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Obits

I Blame You

Rating: 5.0

Label: Sub-Pop

buy it at insound!

Sometimes I put on an album and I wonder how Barry from High Fidelity would respond to it. I’m pretty positive that Obits’ debut I Blame You is the album Barry has been hoping would arrive during his lifetime. I can imagine that Barry would take one listen to what former Drive Like Jehu and Hot Snakes co-conspirator Rick Froberg has created with I Blame You and give up on all other forms of music then and there. And who can blame him? This is without a doubt the most incendiary, ferocious debut to be released since The Stooges’ burst out of the womb of Ann Arbor. Packed with guitar riffs that are like a gun pointed at your ear, a rhythm section demanding that you dance or die, and vocals that may as well have come straight from the darkest corners of the loony bin, I Blame You is an album hell-bent on reminding you why rock ‘n’ roll was originally perceived to be the work of the devil.

Every minute of I Blame You feels dangerous and sinful, an audio reminder of the first time you really figured out what sex was; the nagging guitar hook of “Widow of My Dreams” pulls you into the album’s clutches before you even know what’s happening, starting things off slow, seducing you to its charms before you know what you’re really in for. And from there, it’s clear there’s no hope of stopping, you’ve been lured into a world you can’t, and don’t want to, leave. The guitar continues to bite with a streamlined rock-a-billy twang, awash in reverb and amps overdriven to the point of no return, driving, driving, driving. Your feet tap to the beat with the urgency of a man running from a murderous mob. And that momentum never gives up.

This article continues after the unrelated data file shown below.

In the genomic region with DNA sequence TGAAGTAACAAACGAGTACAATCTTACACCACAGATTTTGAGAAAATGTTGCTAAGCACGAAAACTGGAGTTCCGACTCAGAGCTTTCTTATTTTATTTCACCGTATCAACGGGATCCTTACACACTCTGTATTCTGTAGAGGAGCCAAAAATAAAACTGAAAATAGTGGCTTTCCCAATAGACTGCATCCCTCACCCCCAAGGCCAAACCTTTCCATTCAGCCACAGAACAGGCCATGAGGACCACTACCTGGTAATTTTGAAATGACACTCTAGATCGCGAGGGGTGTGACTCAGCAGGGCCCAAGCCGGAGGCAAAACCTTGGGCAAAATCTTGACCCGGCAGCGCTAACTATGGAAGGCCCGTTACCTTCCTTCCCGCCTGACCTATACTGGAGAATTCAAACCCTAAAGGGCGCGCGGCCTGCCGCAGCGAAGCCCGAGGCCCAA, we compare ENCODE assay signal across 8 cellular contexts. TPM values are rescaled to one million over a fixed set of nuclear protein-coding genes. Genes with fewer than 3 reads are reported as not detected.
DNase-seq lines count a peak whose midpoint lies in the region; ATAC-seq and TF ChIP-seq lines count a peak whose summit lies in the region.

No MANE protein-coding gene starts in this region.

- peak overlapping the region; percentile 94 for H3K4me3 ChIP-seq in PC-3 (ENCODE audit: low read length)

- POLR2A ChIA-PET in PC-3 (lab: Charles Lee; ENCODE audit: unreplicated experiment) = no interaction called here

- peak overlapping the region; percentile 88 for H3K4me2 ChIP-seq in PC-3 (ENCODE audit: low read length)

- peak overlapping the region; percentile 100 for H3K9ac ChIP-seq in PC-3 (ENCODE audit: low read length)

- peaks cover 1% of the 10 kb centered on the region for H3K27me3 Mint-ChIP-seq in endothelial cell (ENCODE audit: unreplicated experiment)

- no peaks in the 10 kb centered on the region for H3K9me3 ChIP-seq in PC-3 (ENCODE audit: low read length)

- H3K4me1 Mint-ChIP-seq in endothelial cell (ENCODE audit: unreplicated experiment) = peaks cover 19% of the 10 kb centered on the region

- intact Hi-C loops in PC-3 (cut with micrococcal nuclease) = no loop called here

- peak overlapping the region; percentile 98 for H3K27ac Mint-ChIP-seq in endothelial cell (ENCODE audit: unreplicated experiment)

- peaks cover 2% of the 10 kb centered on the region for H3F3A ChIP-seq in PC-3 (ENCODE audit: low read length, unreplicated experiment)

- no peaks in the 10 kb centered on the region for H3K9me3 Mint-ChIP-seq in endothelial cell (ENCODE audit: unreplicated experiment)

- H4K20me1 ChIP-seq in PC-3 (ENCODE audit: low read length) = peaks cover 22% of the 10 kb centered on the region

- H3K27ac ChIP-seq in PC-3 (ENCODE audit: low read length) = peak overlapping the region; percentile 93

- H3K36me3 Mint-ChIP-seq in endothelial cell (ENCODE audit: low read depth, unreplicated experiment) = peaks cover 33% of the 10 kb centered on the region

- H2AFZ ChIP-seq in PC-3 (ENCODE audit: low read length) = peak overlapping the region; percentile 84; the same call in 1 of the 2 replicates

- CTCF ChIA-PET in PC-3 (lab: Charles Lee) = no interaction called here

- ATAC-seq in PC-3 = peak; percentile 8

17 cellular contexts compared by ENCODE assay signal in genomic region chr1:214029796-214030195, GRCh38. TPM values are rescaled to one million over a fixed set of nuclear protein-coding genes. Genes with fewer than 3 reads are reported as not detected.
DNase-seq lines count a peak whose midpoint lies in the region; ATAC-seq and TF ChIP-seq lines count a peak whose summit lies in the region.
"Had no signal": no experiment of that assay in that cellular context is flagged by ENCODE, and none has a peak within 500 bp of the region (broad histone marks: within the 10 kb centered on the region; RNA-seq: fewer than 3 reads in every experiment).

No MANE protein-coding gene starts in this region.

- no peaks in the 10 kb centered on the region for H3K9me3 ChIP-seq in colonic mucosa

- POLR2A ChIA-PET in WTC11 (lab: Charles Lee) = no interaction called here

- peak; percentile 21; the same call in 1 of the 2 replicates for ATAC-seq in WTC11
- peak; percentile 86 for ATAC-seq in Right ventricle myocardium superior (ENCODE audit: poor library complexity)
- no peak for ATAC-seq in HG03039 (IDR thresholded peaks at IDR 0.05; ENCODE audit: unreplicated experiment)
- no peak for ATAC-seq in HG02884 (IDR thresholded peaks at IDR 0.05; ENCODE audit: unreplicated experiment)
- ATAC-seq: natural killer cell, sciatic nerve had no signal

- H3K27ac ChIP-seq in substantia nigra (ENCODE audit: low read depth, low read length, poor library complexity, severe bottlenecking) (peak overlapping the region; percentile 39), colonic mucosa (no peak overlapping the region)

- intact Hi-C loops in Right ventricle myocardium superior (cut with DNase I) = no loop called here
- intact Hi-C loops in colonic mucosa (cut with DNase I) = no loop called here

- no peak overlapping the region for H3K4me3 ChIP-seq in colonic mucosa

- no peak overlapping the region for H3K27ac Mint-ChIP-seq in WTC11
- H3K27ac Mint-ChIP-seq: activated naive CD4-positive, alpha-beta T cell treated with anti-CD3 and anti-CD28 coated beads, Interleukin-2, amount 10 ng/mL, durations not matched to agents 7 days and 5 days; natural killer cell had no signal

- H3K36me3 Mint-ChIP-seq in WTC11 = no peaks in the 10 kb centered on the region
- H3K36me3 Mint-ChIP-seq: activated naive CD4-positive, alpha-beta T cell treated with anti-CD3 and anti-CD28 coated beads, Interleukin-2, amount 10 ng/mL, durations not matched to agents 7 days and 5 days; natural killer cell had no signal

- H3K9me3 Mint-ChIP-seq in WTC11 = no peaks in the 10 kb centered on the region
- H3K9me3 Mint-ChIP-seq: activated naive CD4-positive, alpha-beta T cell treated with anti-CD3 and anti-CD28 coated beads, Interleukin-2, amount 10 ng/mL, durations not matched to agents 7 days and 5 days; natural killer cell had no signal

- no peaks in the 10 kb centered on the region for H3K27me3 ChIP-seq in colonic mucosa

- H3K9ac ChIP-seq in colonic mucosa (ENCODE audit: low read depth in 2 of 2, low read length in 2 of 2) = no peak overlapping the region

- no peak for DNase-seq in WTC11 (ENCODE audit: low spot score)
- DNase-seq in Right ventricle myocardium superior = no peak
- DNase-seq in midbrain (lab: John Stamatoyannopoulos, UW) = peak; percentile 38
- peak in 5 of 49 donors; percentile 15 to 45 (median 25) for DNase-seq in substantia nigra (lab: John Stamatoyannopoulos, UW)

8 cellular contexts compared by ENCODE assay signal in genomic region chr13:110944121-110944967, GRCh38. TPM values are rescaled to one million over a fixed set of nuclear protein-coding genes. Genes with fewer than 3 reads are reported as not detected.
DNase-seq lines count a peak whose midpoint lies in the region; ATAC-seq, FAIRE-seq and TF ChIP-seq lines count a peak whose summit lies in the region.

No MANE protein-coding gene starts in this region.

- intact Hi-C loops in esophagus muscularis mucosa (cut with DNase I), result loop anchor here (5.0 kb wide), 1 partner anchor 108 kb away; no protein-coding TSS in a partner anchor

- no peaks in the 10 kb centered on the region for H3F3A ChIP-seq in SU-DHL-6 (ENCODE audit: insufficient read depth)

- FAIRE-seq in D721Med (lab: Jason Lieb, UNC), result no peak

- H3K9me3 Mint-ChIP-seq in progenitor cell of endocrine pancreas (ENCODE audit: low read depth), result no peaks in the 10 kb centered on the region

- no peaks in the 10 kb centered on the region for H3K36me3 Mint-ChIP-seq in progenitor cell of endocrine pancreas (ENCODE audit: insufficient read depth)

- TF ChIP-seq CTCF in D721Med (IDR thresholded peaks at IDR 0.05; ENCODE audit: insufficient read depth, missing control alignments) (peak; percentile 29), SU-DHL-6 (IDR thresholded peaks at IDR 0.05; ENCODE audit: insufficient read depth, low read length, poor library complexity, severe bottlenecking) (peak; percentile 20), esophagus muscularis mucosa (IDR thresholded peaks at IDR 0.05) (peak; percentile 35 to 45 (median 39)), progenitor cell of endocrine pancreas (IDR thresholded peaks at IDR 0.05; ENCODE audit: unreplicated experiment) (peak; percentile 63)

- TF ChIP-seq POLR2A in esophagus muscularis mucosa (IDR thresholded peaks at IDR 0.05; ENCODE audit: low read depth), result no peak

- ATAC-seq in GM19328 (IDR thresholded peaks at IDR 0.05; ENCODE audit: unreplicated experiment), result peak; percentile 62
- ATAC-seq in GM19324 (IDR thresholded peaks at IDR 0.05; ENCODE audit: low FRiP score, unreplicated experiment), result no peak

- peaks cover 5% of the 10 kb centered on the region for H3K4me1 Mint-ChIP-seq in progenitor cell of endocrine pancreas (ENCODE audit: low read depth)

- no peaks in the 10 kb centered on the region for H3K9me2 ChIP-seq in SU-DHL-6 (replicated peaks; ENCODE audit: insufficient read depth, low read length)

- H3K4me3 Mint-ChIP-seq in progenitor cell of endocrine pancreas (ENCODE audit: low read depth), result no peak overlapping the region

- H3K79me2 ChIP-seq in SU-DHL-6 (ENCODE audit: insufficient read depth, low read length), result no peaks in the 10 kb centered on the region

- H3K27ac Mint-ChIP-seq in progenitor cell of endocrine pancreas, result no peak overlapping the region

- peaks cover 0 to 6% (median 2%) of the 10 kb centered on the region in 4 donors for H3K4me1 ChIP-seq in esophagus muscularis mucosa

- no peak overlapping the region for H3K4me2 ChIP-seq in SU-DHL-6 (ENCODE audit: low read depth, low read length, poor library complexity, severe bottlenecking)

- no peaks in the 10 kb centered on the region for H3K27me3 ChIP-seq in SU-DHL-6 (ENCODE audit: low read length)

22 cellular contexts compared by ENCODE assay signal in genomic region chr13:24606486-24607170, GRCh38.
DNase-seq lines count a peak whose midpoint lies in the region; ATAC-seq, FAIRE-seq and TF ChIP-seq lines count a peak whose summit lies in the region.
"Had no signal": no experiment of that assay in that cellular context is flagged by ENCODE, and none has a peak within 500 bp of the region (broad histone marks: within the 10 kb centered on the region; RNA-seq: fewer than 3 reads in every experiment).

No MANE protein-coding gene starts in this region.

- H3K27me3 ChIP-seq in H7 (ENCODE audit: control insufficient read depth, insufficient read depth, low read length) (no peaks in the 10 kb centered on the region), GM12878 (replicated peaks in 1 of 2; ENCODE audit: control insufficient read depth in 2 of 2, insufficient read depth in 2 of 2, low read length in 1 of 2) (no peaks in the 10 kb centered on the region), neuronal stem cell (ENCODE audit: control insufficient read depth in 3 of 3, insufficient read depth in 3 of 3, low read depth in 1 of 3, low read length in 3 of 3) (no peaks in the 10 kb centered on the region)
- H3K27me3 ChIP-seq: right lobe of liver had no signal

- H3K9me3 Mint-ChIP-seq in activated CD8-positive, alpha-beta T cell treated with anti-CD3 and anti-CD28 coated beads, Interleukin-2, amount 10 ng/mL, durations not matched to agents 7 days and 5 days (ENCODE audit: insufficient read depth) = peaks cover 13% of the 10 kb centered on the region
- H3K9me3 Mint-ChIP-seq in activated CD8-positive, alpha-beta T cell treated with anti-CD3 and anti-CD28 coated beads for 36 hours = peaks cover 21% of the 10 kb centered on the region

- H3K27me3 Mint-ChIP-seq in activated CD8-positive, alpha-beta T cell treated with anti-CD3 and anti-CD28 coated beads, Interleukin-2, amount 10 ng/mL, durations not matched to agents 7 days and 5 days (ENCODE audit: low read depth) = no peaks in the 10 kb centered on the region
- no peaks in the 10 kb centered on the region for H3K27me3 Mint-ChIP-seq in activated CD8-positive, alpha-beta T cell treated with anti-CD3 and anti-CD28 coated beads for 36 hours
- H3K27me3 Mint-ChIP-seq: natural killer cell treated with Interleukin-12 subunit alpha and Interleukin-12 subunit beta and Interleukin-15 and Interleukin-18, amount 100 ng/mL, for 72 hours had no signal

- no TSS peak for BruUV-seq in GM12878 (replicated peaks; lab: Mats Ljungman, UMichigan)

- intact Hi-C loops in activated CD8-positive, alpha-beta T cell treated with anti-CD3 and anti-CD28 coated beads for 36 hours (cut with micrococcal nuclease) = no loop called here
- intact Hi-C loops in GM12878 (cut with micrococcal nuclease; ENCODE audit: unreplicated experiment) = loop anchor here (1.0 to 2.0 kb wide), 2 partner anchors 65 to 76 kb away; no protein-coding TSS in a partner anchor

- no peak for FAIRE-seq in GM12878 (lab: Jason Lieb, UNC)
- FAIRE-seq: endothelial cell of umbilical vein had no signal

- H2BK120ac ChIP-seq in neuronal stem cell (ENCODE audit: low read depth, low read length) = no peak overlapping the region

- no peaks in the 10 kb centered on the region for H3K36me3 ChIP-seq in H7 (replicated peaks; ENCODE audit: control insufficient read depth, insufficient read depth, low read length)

Picking a favorite track or standout moment would be like choosing your favorite deadly sin: “Fake Kinkade” is Crime for the 21st century; “Two-Headed Coin” is everything Quentin Tarantino was trying to say through the 5, 6, 7, 8’s in Kill Bill, “Lilies in the Street” is what the Who’s “Pictures of Lily” would have been were it about a French snuff film instead of some faded photographs. As nasty and as violent as the riffs on the album are, this isn’t the work of a band trying to drive listeners away or hoping to be labeled “difficult;” no, this is a band that knows the best way to bring people over to the dark side is to show them just how much fun being evil is.

There is no fat to be trimmed here, there are no weak moments; this fact is worth repeating: not a single moment on this album is wasted. Rick Froberg’s mission is so clear and precise it’d be infectious on its own; these are songs that don’t need to be prettied up with clever time signatures or odd meters, there are no fussy electronics or auto-tuned bullshit, just one timeless piece of flawless rock ‘n’ roll when we need it most. I defy you to just listen to “Talking to the Dog” and not be reminded of everything that made you love music in the first place, to once again feel like a teenager rebelling against society, your parents, school, anything, everything, all over again.

There are no obvious modern analogues for what I Blame You is. There are no bands out there succeeding at making rock both this dangerous and this perfect; even the roots of this sound fail to offer something as clear and as joyously perverse as this album. You can take your Black Lips and your Mando Diao: I saw rock and roll future, and its name is Obits.

by Morgan Davis

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